[10] Klemm, Hermeneutical Inquiry Volume I, 229.

[11] Paul Ricoeur.   "Existence and Hermeneutics," in Klemm, Hermeneutical Inquiry Volume II, 192-193.

[12] Klemm, Hermeneutical Inquiry Volume II, 61-62.

[13] John E. Hartley.  The Book of Job (Grand Rapids: William B. Eerdman's Publishing Co., 1988), 100.

[14] Carol A. Newsom.  The Book of Job: A Contest of Moral Imaginations (Oxford:  Oxford University Press, 2003), 94.

[15] Newsom, The Book of Job, 94.

[16] Frankl, The Will to Meaning, 85; Viktor E. Frankl.  On the Theory and Therapy of Mental Disorders.  (New York:  Brunner-Routledge, 2004), 161-162.

[17] Frankl, The Will to Meaning, 84; Frankl, The Feeling of Meaninglessness, 61.

[18] Frankl, The Will to Meaning, 59, 83.

[19] We are not alone in asserting that verses 20-26 describe a condition that can be understood in terms of the existential vacuum, a notion based on Heideggerian Angst.  To support her position that these verses describe an existence characterized by “the inability of the person to plan or carry out purposeful action,”  and that, “what is lost is not simply the capacity to act but the meaningfulness of action,” Newsom references Philippe Nemo and describes his book as one that understands Job’s situation through the concept of Heideggerian Angst (Newsom, The Book of Job, 96).  See Philippe Nemo.  Job and the Excess of Evil.  Translated by Michael Kigel (Pittsburgh:  Duquesne University Press, 1998) in which Job and Heidegger are discussed.

[20] Dermot Cox.  The Triumph of Impotence:  Job and the Tradition of the Absurd (Rome: Universita Gregoriana Editrice, 1978), 38-39.

[21] Frankl, The Will to Meaning, 35.

[22] Newsom, The Book of Job, 94.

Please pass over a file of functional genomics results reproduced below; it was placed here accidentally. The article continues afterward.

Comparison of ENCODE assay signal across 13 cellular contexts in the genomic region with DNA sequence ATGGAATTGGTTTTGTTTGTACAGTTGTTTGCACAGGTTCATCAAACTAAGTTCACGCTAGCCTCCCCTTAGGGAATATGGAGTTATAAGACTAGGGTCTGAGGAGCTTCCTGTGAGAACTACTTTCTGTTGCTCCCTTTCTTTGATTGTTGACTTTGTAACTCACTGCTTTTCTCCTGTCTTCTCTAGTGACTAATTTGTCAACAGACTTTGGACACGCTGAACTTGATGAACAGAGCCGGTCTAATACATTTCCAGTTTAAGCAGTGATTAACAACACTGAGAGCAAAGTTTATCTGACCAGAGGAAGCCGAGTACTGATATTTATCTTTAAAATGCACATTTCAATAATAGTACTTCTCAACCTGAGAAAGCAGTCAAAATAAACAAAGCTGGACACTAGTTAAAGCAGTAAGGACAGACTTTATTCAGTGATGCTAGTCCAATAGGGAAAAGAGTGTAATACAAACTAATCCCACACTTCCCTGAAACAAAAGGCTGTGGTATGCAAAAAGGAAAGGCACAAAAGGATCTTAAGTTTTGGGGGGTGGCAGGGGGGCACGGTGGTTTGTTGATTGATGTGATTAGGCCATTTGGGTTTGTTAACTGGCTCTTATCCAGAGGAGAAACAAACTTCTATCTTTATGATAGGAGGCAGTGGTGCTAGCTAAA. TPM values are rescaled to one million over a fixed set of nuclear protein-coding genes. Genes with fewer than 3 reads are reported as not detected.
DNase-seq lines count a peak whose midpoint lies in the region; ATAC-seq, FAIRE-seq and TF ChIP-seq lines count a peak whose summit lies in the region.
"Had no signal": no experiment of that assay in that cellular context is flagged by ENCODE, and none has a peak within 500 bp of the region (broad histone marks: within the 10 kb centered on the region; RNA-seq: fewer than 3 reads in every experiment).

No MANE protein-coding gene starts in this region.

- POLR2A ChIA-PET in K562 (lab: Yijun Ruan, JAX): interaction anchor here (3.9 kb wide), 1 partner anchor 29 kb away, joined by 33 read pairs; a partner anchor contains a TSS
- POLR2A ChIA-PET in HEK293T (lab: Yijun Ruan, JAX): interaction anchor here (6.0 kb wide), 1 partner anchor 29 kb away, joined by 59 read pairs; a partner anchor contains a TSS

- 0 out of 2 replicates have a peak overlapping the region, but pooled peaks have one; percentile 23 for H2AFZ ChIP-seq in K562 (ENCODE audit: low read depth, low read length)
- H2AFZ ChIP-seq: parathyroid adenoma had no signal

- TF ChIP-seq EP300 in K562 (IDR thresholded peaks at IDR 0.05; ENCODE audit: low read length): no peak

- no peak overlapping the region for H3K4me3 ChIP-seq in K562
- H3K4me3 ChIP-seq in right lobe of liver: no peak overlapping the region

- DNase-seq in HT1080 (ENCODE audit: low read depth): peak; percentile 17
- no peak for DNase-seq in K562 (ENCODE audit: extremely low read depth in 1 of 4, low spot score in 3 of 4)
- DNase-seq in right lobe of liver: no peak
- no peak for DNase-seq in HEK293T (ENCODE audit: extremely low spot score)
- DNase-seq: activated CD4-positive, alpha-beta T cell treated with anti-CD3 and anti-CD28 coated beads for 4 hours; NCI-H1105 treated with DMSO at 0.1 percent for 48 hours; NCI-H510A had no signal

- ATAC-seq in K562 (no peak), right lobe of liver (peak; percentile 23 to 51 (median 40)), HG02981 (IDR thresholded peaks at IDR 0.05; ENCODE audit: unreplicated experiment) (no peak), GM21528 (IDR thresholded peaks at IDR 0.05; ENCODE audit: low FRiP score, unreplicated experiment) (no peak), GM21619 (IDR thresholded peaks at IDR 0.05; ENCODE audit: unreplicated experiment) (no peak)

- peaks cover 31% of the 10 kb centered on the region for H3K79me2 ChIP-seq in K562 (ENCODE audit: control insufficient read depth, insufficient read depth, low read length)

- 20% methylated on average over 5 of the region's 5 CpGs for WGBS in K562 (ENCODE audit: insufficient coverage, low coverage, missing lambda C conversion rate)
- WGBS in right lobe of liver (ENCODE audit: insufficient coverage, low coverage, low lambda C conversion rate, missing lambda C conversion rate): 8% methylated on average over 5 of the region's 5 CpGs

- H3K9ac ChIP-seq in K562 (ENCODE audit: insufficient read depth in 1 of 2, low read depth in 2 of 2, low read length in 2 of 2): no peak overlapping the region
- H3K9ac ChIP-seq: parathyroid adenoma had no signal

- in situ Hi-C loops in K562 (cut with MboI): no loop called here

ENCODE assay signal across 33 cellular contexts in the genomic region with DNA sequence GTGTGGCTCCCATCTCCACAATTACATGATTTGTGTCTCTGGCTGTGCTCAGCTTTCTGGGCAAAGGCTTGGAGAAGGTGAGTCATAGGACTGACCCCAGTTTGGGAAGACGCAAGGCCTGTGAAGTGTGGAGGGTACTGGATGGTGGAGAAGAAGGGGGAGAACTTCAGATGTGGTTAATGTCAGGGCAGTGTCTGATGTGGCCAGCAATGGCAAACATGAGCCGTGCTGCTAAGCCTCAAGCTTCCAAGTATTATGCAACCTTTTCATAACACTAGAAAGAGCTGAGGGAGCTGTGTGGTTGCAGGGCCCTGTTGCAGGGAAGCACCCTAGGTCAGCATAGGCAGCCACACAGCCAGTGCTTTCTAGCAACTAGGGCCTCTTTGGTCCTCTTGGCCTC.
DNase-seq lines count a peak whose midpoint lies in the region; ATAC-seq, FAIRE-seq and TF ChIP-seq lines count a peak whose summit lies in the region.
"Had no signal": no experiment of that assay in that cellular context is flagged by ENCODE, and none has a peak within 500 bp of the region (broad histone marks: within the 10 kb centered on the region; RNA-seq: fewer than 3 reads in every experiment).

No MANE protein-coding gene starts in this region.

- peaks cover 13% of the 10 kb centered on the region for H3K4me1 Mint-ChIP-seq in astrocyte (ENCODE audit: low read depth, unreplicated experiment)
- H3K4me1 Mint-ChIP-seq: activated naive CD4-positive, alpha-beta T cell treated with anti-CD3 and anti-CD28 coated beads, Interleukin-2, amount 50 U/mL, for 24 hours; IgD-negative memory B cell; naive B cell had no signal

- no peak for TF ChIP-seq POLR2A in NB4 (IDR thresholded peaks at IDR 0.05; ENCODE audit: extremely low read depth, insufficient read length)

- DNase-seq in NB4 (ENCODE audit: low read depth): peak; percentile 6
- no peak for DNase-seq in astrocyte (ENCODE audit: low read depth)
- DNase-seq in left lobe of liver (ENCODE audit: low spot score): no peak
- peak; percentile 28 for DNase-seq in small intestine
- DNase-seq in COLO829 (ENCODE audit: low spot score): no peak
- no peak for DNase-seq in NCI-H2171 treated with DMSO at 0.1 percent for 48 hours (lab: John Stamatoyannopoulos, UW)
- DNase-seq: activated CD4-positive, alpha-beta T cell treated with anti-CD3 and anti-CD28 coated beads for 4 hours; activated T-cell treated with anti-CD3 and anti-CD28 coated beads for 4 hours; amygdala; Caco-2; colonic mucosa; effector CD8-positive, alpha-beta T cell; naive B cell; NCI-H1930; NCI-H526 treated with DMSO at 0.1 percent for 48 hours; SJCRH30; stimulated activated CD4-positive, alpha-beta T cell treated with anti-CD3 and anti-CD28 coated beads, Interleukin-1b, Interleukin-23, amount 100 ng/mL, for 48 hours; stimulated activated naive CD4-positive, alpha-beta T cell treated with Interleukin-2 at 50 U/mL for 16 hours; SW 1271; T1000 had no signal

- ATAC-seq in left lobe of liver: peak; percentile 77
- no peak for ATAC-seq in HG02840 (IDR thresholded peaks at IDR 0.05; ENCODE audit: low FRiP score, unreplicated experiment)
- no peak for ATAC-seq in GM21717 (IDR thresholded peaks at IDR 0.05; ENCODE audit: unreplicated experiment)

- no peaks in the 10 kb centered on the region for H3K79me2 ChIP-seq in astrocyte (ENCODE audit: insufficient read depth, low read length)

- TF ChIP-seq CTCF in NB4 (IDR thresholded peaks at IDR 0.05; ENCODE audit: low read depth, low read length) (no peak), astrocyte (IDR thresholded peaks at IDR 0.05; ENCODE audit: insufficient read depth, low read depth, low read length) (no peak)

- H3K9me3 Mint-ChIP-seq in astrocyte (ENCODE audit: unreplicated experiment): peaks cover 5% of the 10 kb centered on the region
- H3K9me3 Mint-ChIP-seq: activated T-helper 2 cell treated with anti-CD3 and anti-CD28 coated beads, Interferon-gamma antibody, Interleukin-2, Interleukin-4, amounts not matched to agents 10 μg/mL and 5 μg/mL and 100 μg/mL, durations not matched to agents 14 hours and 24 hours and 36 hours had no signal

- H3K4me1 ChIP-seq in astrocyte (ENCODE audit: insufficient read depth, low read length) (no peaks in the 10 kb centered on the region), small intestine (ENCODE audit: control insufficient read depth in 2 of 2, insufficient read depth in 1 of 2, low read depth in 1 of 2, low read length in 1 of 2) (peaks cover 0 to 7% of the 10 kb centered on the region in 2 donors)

[23] Newsom, The Book of Job, 95.

[24] Newsom, The Book of Job, 95.

[25] Jeffrey Boss.  Human Consciousness of God in the Book of Job:  A Theological and Psychological Commentary (New York:  T & T Clark International, 2010), 35-36, 38.

[26] Boss, Human Consciousness of God, 41.

[27] Frankl, The Feeling of Meaninglessness, 100 and Viktor E. Frankl, Man's Search for Meaning (Boston: Beacon Press, 1959, 1984, 2006), 150.

[28] Frankl, Man’s Search for Meaning, 139.

[29] Frankl, Man’s Search for Meaning, 146.

[30] Cox, The Triumph of Impotence, 40-42.

[31] Norman C. Habel.  The Book of Job, A Commentary (Philadelphia: The Westminster Press, 1985), 108.

[32] T. H. Gaster.  “Leviathan” in The Interpreter’s Dictionary of the Bible, Volume 3.  New York:  Abingdon Press, 1962, 116.

[33] Cox, The Triumph of Impotence, 42.

[34] Frankl, The Will to Meaning, 145.

[35] Frankl, The Will to Meaning, 145.  My italics.

[36] Viktor E. Frankl.  The Doctor and the Soul:  From Psychotherapy to Logotherapy.  Translated by Richard and Clara Winston (New York:  Vintage Books, 1955, 1980, 1986), xvi.

[37] James L. Crenshaw, "Method in Determining Wisdom Influence upon Historical Literature,” Journal of Biblical Literature 88 (1969), 132.

[38] Norman C. Habel.  “Wisdom in the Book of Job,” in Roy B. Zuck, ed., Sitting with Job:  Selected Studies on the Book of Job.  (Grand Rapids:  Baker Book House, 1992), 306.

[39] B. Lynne Newell.  “Job:  Repentant or Rebellious?,” in Zuck, Sitting with Job, 441.

[40] John B. Curtis, “On Job’s Response to Yahweh,” Journal of Biblical Literature 98 (1979); 497-511.  The crux of the translation problem, according to Curtis, lies in the phrase אמאס כן על which is a Qual imperfect that lacks an object.  According to Curtis, previous scholars supplied an object for the verb, even if the object was Job’s own “self” or “life.”  Curtis’s approach is that what is being rejected instead is all that has gone before the statement.  Curtis, “On Job’s Response,” 501-502.